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Jackson's will challenge provides lessons for Kent residents

Kent residents are undoubtedly familiar with the music and public spectacle provided by Michael Jackson. Now, years after Jackson's death, ongoing disputes over his will offer Kent residents with an opportunity to learn about proper estate planning.

Jackson's family recently became embroiled in a dispute over the custody of Jackson's three children, among other issues. Jackson's will, which some family members allege to be fraudulent, provides that his mother retains custody over the late pop singer's children.

Typically, only those who are beneficiaries of a prior will, beneficiaries of a subsequent will or intestate heirs may challenge a will. This is because probate laws provide that only interested persons may bring a challenge for proper reasons under the law.

The problem for these family members is that in many states, like California where the will was executed, heirs only have 120 days after a will goes into probate to challenge its validity. Because this deadline has passed for Jackson's family members, Jackson's will became valid and virtually beyond legal challenge, absent any fraudulent concealment.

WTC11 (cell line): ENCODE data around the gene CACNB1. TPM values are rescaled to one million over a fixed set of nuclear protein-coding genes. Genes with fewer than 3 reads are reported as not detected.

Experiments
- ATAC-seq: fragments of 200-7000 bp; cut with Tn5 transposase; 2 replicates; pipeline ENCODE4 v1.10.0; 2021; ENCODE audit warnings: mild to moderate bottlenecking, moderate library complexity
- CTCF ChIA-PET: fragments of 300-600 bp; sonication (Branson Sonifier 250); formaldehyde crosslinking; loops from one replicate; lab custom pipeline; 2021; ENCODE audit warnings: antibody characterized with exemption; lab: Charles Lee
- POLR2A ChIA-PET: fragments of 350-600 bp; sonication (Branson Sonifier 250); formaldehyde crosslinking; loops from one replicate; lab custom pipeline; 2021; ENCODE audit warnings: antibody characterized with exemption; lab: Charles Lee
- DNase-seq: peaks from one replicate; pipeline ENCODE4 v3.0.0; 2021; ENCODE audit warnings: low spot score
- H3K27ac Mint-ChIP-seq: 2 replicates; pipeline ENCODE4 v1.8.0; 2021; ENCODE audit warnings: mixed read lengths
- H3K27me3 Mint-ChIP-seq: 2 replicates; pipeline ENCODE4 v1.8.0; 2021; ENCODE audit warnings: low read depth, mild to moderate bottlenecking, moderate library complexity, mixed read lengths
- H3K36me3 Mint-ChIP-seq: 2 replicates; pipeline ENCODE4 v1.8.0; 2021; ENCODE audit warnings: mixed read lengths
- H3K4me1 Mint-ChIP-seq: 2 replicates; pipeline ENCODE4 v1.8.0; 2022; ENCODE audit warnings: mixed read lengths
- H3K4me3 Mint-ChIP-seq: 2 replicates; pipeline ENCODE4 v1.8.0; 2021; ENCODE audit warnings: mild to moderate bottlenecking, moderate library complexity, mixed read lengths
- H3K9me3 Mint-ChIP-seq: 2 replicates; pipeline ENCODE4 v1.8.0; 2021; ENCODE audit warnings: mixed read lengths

Aside from timing issues, Kent residents may take note of another issue brought forth by Jackson's will: the need to update a will regularly. In Jackson's case, he had not updated his will since 2002, and he died seven years later. This was notable because Jackson named his mother as guardian, despite her age.

While experts caution there was not necessarily any error in doing so, it still highlights the need to stay current in updating wills to meet present-day conditions. For instance, when individuals named in a will have since died, or there have been new additions to a family, individuals should ensure their will reflects these changes. People should also update their will regularly to stay current with changing laws and changing financial conditions. For these and other reasons, experts urge individuals to update their wills at least every three to five years.

Source: ABC News, "Michael Jackson Family Feud: Lessons for Wills and Trusts," Alan Farnham, July 30, 2012

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